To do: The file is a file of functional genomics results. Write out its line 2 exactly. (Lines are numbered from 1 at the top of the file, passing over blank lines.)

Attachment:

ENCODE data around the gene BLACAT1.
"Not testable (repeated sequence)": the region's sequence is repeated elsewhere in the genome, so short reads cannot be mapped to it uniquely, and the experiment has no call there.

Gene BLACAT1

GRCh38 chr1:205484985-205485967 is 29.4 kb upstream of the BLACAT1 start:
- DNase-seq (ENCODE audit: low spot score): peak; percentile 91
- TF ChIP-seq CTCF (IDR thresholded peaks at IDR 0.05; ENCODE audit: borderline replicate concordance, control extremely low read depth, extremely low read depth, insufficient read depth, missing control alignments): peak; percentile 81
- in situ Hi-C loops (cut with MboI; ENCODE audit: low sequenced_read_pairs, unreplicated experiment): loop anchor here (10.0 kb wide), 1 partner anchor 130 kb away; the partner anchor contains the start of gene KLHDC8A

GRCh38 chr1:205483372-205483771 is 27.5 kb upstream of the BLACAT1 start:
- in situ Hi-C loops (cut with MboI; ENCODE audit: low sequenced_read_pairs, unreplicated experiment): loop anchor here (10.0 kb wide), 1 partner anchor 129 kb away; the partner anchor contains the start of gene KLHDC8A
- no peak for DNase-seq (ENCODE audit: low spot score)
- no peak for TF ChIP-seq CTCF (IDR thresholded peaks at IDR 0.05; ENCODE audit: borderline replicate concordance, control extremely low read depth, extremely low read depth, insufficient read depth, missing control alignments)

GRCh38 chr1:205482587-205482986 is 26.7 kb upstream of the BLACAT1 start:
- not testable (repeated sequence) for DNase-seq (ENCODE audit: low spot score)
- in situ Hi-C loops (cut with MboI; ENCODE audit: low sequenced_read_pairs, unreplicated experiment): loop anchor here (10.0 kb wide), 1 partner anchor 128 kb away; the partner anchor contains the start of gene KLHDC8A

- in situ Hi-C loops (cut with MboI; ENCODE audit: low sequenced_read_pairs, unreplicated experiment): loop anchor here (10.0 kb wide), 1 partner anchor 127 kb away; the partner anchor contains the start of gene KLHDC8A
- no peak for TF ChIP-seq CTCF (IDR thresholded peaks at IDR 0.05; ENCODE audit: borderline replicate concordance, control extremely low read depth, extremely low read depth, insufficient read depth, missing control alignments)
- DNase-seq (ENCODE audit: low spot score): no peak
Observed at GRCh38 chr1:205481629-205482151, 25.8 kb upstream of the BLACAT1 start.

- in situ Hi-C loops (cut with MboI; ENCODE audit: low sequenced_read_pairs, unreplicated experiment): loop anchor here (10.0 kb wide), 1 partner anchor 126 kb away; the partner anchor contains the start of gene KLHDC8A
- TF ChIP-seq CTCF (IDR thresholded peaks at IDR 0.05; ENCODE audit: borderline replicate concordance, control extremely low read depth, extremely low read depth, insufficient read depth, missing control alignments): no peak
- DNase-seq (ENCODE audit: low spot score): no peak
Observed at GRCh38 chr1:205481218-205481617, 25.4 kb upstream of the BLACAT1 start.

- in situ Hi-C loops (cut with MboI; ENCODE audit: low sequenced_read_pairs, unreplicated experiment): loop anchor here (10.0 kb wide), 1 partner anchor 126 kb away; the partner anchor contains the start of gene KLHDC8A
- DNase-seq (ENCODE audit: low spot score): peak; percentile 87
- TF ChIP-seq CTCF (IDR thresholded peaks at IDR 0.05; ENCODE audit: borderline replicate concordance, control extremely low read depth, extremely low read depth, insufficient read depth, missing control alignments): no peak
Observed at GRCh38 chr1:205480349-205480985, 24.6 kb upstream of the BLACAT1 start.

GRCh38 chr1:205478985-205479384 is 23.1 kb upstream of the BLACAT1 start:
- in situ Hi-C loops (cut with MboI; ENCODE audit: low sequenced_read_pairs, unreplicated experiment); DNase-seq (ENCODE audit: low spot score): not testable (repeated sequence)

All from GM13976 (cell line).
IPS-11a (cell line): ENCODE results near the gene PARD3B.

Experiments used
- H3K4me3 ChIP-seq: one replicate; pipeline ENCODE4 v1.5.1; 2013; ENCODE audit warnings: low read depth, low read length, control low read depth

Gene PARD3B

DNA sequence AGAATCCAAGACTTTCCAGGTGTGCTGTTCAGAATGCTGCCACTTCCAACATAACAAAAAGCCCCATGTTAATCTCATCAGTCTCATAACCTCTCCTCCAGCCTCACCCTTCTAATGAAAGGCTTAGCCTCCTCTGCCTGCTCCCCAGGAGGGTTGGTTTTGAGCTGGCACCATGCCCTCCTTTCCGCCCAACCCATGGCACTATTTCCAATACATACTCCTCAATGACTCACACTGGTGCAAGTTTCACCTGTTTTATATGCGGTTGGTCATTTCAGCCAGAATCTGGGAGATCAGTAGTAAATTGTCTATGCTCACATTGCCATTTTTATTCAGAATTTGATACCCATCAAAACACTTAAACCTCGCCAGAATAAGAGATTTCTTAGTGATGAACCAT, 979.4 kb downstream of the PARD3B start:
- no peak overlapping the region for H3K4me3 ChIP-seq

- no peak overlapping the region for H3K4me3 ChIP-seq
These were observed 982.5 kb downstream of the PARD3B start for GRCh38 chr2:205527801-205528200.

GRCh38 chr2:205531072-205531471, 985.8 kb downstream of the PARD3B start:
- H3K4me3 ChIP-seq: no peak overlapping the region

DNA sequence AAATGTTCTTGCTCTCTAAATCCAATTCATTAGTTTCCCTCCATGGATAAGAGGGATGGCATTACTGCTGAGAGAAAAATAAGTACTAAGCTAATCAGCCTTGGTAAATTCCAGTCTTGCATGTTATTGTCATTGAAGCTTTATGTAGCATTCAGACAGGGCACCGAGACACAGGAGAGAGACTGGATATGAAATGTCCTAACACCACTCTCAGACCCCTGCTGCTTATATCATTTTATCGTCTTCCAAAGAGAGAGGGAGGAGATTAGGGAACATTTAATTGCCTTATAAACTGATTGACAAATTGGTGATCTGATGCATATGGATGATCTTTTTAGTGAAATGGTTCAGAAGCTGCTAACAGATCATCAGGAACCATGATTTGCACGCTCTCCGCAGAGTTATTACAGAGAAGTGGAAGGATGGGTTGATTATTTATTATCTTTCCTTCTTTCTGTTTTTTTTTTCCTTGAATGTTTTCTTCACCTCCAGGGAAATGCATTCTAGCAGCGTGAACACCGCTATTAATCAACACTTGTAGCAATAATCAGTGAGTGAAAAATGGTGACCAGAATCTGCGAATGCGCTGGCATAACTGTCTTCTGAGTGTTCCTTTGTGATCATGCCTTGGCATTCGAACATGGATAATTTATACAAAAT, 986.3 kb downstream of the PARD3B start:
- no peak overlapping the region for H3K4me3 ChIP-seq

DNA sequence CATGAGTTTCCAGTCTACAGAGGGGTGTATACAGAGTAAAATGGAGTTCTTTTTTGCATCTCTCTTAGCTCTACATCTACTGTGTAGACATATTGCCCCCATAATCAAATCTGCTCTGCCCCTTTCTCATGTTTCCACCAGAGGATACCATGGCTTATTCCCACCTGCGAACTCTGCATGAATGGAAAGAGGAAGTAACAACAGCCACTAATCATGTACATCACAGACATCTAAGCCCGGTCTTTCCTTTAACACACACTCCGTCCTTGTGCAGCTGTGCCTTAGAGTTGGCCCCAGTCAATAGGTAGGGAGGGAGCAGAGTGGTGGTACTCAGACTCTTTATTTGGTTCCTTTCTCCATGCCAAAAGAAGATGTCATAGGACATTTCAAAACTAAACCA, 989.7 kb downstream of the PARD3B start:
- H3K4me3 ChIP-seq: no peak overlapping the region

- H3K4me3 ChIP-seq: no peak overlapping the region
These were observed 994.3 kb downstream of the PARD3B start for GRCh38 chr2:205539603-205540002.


"Not testable (repeated sequence)": the region's sequence is repeated elsewhere in the genome, so short reads cannot be mapped to it uniquely, and the experiment has no call there.